Rear Admiral Ralph Earle, Chief of Bureau of Ordnance to Admiral William S. Benson, Chief of Naval Operations
Bureau of Ordnance
Washington, D. C.
To: Chief of Naval Operations.
Subject: Mine barrier.
1. This Bureau has had underway for some time the operation of placing a submarine mine barrier in various enemy zones. This barrier to be effective only against undersea craft.
2. Commander Cyprian Bridge commented as follows when the details were explained to him:
A mine barrier even on such an extensive scale as the one proposed by this Bureau, to reach from Scotland to Norway might be feasible.1 There is no
dou reason for not attempting the planting of such a barrier except the difficulty of getting the necessary material, that is to say the necessary number of mines. When he returns to England he will discuss the question with the Admiralty and inform it of the possibility of obtaining large numbers of mines for such a project. The first question of all to be decided will be whether of not the grand strategy of war permits or requires such an undertaking. He will inform us by cable of any decision in the matter of mines.
3. The Bureau informed him that this was a subject for settlement between the British Admiralty and our Department and that if such cable were sent, it would be to the Department.
4. The capabilities of the Bureau as to the manufacture of such a barrier, using the new antenna mine,2 are: minimum supply of 10,000 mines a week after a start is made, which would probably take from 45 days to two months.
5. Instructions are awaited.
Source Note: DTS, DNA, RG 45, Entry 517B.
Footnote 1: Earle is referring to what ultimately became the North Sea Mine Barrage, or Northern Barrage. This minefield, laid easterly from the Orkney Islands to Norway, was designed to inhibit the movement of German U-boats from their bases in Germany to Atlantic shipping lanes. With the English Channel already heavily mined, German submarines had taken to sailing around Scotland in order to sail into the Atlantic, so the construction of the Northern Barrage was intended to close off this alternate route. The Royal Navy, particularly First Sea Lord Adm. Sir George Beatty, was skeptical about the value of such a plan due to its extensive logistical and manufacturing commitments. VAdm William S. Sims shared the Admiralty’s skepticism, and it was only due to a direct appeal to President Woodrow Wilson on the part of Assistant Secretary of the Navy Franklin D. Roosevelt that the project was approved by the U.S. Navy. Creation of the Northern Barrage was agreed to at the Allied Naval Conference of 5 September 1917. The laying of mines began in October 1917 with twelve more minelaying excursions to follow, the last of which took place in October 1918. The barrage was never completed, however, as the approaching end of the hostilities led to the cancellation of additional excursions. In total, 56,571 out of a planned 70,177 mines were laid. For additional information see, Josephus Daniels, The Northern Barrage and Other Mining Activities (Washington, D.C.: Government Printing Office, 1920).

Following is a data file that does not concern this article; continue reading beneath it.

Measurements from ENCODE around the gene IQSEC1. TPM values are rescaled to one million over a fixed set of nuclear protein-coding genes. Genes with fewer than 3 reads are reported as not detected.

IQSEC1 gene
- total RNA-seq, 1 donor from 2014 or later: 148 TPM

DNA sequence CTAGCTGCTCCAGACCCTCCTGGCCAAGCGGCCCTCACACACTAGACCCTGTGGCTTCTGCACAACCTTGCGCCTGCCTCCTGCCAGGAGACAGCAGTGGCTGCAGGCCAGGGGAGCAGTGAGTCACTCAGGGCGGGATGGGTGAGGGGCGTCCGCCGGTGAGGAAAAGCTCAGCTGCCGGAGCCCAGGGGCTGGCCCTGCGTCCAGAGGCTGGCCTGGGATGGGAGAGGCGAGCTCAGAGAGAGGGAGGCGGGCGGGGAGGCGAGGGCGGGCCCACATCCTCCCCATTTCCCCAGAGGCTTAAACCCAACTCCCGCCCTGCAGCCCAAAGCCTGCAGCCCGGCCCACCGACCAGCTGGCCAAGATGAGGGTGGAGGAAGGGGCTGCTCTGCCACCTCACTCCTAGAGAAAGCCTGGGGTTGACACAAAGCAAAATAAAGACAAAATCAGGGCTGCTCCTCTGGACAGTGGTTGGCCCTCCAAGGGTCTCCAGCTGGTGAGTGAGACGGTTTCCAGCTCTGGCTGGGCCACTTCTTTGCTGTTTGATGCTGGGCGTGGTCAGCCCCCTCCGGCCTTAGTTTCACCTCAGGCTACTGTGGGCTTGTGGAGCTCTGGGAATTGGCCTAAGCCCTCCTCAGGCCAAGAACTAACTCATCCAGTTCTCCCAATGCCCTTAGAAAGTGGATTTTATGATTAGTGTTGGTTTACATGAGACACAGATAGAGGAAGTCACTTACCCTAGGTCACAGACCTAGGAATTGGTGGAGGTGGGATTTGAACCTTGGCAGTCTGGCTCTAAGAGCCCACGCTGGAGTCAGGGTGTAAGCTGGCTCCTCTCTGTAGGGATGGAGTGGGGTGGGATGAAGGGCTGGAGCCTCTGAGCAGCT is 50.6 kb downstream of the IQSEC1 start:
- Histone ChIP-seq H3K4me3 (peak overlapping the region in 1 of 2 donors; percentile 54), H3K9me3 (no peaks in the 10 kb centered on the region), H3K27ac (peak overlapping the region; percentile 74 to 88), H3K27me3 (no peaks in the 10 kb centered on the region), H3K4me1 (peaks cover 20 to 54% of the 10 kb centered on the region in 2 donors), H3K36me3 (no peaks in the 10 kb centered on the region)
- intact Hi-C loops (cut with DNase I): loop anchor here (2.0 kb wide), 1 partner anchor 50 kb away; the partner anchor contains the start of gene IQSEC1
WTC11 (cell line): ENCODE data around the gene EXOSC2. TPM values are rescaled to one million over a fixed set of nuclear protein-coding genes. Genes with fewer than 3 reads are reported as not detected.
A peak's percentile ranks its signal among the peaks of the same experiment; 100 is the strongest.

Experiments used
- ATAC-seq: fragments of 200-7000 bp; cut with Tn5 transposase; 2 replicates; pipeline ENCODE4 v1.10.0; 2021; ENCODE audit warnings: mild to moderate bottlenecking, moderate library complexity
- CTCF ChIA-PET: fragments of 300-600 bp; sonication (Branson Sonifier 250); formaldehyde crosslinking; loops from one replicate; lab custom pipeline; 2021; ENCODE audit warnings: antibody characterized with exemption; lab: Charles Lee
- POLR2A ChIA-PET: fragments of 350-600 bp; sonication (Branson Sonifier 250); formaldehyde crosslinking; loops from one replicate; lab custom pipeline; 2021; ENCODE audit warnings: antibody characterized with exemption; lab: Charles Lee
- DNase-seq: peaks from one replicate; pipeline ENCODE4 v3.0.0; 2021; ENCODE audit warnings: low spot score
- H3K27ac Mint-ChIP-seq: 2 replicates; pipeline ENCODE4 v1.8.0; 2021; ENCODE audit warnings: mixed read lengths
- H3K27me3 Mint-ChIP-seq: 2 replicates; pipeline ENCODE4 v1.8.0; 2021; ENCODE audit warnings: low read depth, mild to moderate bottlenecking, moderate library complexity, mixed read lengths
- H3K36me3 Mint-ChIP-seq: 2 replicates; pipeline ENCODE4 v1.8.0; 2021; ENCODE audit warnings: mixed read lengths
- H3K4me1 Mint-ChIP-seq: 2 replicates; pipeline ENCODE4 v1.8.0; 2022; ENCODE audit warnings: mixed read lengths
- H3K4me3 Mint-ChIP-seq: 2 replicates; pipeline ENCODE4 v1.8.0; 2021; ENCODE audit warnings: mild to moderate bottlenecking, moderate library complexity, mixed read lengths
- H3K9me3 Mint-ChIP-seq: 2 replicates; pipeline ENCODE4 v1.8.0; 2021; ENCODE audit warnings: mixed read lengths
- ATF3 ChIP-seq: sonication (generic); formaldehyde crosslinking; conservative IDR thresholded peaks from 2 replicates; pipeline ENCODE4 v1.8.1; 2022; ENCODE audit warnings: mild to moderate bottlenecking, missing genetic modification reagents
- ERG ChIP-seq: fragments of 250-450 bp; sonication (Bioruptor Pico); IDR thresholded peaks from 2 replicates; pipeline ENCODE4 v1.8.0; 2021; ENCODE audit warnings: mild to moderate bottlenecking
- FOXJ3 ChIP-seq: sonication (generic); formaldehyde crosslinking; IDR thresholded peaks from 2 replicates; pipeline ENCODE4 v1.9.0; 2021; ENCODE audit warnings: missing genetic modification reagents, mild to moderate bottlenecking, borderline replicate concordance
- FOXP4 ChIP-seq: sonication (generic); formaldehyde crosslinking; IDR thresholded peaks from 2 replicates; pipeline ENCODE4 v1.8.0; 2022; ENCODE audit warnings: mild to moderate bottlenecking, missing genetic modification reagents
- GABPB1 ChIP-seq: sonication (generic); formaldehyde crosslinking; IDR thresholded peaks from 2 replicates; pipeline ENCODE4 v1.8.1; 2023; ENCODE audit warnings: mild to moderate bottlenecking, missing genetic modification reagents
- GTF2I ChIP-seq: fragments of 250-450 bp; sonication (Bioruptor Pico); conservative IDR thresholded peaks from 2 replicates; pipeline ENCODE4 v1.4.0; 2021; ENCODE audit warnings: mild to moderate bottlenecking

Footnote 2: These new mines were the MK 6 mines. The Mk 6 mine was a 34 in (86 cm) diameter steel sphere containing a buoyancy chamber and 300 lbs of TNT.